14. chrisbacke says:

    Thanks for the tips and advice – it’s always nice to see the people with insider knowledge confirm what we’ve suspected all along.

  15. privatejoker75 says:

    I actually used to work at GSI Commerce, man that place SUCKED

  16. notallcompaniesareevil says:

    @bohemian: Target used to have the best underarmor knockoff boxer briefs for athletics (C9 brand). Then they changed the design. At the risk of grossing everyone out, the older model is still going strong 3 years later while the newer ones wear out within a year.

  17. notallcompaniesareevil says:

    @jonworld: No. It actually can be perfectly legal. The supreme court actually ruled on this recently. See this article: [www.iht.com]

  18. drallison83 says:

    @bohemian: Target has definitely upped their quality and design. I buy from them exclusively now… the winter line was fantastic and dirt cheap.

  19. meneye says:

    Go to target and forget this freakin place. I went there a few weeks ago looking for a pup tent. None in stock at all. And it isn’t because they’re a hot item.

  20. cde says:

    @jonworld: You’re a bit late on the news. The Supreme Court has ruled manufacture fixed pricing to be legal.

  21. crankymediaguy says:

    If asked for your phone number, always give out (202) 456-1414.

    Call it and see why.

  22. opfreak says:


    burton might have ‘retail’ price rules, but go to a real sports store, i.e. a ski shop/snowboard shop, and you can almost always get a discount, esspically at the end of the season. and some online stores, have burton onsale almost all the time. underarmour is much harsher about it. Burton I tink enforces its prices on large stores like sports authority to try to protect the little guy that got them started.

  23. scoosdad says:

    @Beer-Fart: Or the Monster Cable of jock clothing?

  24. surgesilk says:

    GSI is an ecomm platform. Sports Authority still has…well, the authority over its site.

  25. notallcompaniesareevil says:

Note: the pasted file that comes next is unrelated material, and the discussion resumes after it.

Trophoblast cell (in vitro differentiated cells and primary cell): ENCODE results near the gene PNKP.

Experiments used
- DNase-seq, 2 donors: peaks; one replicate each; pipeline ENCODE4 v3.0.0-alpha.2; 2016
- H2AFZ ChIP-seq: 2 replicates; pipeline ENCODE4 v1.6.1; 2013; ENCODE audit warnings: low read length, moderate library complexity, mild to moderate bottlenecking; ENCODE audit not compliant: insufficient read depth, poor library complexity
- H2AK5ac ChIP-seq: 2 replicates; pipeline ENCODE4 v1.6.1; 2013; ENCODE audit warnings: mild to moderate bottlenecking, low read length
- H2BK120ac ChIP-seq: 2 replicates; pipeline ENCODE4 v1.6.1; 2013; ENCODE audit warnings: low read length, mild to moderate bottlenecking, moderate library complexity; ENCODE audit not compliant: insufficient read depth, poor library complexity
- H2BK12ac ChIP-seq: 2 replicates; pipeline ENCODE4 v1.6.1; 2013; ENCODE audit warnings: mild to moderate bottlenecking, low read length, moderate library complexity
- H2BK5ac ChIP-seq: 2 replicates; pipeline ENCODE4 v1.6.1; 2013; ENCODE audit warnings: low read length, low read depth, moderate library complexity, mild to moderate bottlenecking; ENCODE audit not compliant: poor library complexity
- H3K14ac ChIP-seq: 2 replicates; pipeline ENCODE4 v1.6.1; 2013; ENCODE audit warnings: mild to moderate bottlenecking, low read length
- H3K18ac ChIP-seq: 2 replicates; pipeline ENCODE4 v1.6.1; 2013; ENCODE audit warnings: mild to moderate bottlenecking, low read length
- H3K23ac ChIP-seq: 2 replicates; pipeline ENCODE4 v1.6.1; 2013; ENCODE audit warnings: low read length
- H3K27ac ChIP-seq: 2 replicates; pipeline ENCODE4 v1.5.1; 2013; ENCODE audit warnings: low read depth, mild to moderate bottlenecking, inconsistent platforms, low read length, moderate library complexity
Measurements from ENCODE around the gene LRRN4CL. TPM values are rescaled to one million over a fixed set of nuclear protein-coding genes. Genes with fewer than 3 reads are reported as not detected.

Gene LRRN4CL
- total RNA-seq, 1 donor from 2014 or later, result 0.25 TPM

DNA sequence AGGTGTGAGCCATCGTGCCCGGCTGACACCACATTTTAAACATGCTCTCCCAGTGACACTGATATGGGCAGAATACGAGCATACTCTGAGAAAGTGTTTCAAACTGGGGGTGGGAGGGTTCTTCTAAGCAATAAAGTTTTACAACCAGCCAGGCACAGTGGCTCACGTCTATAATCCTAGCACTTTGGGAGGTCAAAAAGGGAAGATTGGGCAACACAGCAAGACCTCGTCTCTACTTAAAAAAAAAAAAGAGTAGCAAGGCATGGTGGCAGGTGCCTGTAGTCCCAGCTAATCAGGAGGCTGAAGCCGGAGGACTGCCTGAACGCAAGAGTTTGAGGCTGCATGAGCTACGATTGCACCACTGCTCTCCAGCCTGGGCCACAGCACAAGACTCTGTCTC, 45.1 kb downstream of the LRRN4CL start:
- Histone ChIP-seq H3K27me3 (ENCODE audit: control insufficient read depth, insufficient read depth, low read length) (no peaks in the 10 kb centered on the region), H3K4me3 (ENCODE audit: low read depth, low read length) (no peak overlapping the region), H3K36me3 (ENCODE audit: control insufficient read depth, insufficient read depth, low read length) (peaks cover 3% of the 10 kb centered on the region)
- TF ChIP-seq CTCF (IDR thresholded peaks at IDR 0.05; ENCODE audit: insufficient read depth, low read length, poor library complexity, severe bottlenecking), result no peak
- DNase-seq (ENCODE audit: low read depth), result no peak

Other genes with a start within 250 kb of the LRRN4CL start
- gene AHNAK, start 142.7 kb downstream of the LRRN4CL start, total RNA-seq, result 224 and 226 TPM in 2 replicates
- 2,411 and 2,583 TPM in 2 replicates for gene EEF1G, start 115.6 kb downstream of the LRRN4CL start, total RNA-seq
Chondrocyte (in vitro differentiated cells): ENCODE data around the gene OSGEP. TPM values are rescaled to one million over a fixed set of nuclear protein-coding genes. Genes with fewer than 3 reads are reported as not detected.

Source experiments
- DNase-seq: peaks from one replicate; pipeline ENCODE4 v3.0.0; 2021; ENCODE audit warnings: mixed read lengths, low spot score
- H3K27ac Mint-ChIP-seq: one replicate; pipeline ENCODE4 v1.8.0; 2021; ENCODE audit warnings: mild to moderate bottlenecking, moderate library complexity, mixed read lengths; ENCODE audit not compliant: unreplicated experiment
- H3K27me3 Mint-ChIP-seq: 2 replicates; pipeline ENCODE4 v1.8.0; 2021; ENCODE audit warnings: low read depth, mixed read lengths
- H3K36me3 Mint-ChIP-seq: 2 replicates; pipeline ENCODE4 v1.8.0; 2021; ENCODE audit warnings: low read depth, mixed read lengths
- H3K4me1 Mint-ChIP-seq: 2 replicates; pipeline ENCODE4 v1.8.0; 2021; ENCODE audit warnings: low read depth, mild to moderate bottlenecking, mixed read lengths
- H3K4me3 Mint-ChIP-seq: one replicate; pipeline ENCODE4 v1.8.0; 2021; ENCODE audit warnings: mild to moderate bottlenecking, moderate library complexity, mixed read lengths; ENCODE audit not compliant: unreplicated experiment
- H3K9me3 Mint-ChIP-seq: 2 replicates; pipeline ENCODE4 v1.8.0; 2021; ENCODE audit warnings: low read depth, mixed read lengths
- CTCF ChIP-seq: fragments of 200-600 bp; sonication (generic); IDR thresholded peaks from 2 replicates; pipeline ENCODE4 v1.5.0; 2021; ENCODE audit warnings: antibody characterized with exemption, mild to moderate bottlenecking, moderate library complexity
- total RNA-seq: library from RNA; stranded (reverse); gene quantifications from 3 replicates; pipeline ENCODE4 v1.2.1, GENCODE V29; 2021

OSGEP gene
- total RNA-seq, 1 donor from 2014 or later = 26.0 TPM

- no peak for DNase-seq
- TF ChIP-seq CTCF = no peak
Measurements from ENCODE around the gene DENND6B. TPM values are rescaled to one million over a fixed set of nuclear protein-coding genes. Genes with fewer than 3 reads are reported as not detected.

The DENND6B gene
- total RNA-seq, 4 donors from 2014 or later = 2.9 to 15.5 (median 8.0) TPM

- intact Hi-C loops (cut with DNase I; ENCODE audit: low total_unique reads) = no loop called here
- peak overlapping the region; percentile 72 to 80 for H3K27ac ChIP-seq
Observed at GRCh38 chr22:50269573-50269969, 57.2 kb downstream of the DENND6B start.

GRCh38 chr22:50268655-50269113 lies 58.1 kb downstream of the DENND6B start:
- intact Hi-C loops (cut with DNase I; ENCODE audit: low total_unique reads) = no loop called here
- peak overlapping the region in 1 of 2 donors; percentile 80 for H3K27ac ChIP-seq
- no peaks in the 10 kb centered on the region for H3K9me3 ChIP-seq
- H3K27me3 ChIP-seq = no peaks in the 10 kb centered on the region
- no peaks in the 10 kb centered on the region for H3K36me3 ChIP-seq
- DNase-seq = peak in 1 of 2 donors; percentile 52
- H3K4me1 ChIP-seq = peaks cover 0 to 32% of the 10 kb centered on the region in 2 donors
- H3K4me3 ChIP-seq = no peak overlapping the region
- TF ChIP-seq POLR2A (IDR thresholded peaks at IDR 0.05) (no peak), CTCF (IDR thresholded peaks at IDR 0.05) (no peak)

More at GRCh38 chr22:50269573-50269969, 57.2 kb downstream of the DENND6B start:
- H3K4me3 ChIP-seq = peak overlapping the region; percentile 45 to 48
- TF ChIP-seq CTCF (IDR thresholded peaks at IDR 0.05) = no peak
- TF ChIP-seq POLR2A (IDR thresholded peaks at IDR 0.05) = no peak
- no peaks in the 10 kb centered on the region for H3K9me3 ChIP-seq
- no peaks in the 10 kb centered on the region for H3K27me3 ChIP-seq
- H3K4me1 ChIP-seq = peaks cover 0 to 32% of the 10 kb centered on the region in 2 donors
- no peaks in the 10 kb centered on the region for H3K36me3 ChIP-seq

@cde: It ruled that it isn’t per se illegal. It could be illegal, but merely the practice is not prohibited. Think about it like throwing a baseball: merely throwing a baseball isn’t illegal, but if you throw it at someone’s head, it is.

  26. D.B. Cooper-Nichol says:

    @notallcompaniesareevil: Indeed. And it’s always been acceptable for a manufacturer to act unilaterally – “If you sell below $X, we will terminate your merchant account and will not sell you any more widgets.” What was, and still can be illegal is when there is an agreement between manufacturer and retailer to sell at that price. It’s an artificial and confusing line, admittedly.

  27. Charlotte Rae's Web says:

    @bohemian: We end up going with under armour because our daughter plays a competitive level of soccer where they have a lot of restrictions about cold weather stuff (must match jersey color, no stripes, etc) – there are even rules about gloves.

    Underarmour makes a wide variety of colors and makes youth girls sizes as well. We had some REI stuff but it fit our daughter great for ski trips but wasn’t as comfortable for playing in. And other target stuff we found is made for boys or unisex, not just girls.

    We have a few from land ends but they do not have a cut that works for our daughter for soccer (tails are so long, they drive her nuts).

    Perhaps it will change when she gets older but for now, for fit and availability, under armour works better. I’m not fond of the price but it works.

  28. TSAslave says:

    I work for a TSA in MN, and when customers come up to me and ask why the coupons exclude major brands, I say, “what do you expect?” They say it’s bait and switch, but I say it’s “business”. They just want you in the store because they know you won’t read the fine print on the coupon that you’re holding and you’ll spend your money on something else.